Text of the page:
UNIQUE DESIGN, MAESTRO TASTE
W Shanghai – The Bund features 374 stylish guestrooms and suites, each appointed with the signature W bed adorned with a cheeky pillow in the shape of Shanghai’s famous Xiaolongbao dumpling and chopsticks, the later of which are specially placed in the W shape. The Cloud on the Bund Suite includes a LED wall and a hanging bed. The duplex Extreme Wow Suite facilitates a hanging neon installation in the shape of lips blowing out dragon smoke. And in all the suites, the marvelous Huangpu River and Pudong skyline are right before your eyes.
The New York- style bistro The Kitchen Table is highlighted by three massive graffiti walls, which snapshot 100 years of Hongkou – the 1933 Modern Art Gallery, the Kung-fu posters on the cinema façades, the long array of street lamps, the music from an ancient building on Daming Road, and the vintage boats on the Suzhou Creek. Huge amounts of details construct a native look at the life of local residents and Hongkou district, where the hotel is located.
These days, bamboo is still often seen in the scaffolding of the ever-evolving Shanghai skyline. At The Kitchen Table, designers
remember the city’s humble past while looking to its industrial future, with electroplate brass lighting fixtures shaped like bamboo. The Yen restaurant, however, enriches its environment with digital fish tanks and dragon patterns, also labeled in W prints. The playfully elegant WOOBAR® transforms from a daytime lounge into a vibrant evening cocktail bar. Inside the decorations all borrow from daily garments in Shanghai’s longtangs, like bicycle handrails, wheels, birdcages, traditional buckets etc. And finally, Wet Bar offers incredible sweeping views of the electric Shanghai skyline.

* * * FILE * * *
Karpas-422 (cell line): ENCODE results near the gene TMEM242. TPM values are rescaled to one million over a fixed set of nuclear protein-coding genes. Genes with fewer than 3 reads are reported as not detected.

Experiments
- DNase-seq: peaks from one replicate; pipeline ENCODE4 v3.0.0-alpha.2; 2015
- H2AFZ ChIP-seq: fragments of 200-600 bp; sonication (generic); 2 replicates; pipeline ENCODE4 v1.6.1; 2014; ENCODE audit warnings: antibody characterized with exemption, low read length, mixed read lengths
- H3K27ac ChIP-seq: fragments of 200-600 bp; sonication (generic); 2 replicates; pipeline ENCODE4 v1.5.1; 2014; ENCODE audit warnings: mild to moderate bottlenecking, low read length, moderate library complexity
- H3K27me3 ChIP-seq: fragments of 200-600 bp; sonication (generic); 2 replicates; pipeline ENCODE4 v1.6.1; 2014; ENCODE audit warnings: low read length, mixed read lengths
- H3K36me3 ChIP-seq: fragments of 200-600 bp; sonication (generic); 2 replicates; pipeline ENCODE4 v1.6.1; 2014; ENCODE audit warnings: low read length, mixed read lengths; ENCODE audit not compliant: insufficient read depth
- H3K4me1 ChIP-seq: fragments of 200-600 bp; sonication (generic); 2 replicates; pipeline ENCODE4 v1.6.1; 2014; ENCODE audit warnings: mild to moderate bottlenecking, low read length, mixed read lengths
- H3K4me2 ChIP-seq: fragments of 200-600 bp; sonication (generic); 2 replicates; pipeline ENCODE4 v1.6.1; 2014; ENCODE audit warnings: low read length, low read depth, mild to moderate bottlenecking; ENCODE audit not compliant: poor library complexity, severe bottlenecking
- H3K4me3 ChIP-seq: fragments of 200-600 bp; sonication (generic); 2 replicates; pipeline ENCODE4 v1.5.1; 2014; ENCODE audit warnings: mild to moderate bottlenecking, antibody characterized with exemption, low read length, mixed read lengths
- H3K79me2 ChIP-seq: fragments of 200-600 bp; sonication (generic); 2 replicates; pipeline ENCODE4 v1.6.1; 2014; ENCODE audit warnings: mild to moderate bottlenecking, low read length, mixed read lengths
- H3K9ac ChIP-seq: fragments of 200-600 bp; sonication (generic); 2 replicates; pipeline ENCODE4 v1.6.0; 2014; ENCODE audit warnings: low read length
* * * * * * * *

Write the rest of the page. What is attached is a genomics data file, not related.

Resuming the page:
Great Room, the banquet hall of W Shanghai, is the realistic representation under futuristic design elements, which is also inspired by an opulent expression of the Golden Age, and features colourful flower patterns. The entrance to the Great Room features a series of oversized mirror collages with a Qipao motif, overlaid by a delicate Art Deco-inspired screen, reflecting the tension and contrasts between old and new Shanghai, from the decadent 1930s to the modern century.